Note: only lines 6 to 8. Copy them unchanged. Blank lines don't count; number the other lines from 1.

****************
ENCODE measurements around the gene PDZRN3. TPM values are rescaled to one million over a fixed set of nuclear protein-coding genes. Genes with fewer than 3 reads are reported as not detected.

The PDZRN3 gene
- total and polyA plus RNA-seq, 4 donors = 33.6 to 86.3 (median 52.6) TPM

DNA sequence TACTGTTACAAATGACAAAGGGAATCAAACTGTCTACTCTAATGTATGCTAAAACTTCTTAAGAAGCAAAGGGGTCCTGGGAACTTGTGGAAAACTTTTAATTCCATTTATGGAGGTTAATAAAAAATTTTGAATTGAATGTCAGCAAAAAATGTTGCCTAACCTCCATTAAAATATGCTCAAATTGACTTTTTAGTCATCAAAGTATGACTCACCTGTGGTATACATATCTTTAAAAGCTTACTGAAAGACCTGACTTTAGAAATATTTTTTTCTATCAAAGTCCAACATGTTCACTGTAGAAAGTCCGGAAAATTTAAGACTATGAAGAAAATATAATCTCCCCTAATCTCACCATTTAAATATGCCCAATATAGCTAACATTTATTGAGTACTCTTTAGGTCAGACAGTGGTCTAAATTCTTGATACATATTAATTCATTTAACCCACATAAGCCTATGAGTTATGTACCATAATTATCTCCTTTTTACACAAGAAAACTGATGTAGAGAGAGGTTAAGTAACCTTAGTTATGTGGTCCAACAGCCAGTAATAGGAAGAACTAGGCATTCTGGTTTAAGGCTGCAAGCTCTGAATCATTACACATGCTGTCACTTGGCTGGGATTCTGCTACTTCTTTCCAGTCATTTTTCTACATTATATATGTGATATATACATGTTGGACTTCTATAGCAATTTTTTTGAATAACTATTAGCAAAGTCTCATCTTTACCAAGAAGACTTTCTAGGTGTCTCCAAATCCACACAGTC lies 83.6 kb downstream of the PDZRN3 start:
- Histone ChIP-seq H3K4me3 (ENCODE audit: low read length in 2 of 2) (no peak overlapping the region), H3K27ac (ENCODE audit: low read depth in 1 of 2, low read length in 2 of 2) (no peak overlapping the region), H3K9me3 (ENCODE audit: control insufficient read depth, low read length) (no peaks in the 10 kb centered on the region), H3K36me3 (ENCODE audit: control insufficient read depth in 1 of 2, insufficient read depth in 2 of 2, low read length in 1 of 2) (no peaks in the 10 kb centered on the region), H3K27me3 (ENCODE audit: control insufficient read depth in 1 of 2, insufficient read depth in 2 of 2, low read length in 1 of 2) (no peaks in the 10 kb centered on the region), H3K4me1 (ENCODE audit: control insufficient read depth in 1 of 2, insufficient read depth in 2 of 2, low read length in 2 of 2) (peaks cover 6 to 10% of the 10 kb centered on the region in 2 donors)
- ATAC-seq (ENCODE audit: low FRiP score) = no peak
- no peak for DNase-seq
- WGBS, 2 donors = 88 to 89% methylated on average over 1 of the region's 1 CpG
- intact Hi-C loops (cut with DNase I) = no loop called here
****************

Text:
- ATAC-seq (ENCODE audit: low FRiP score) = no peak
- no peak for DNase-seq
- WGBS, 2 donors = 88 to 89% methylated on average over 1 of the region's 1 CpG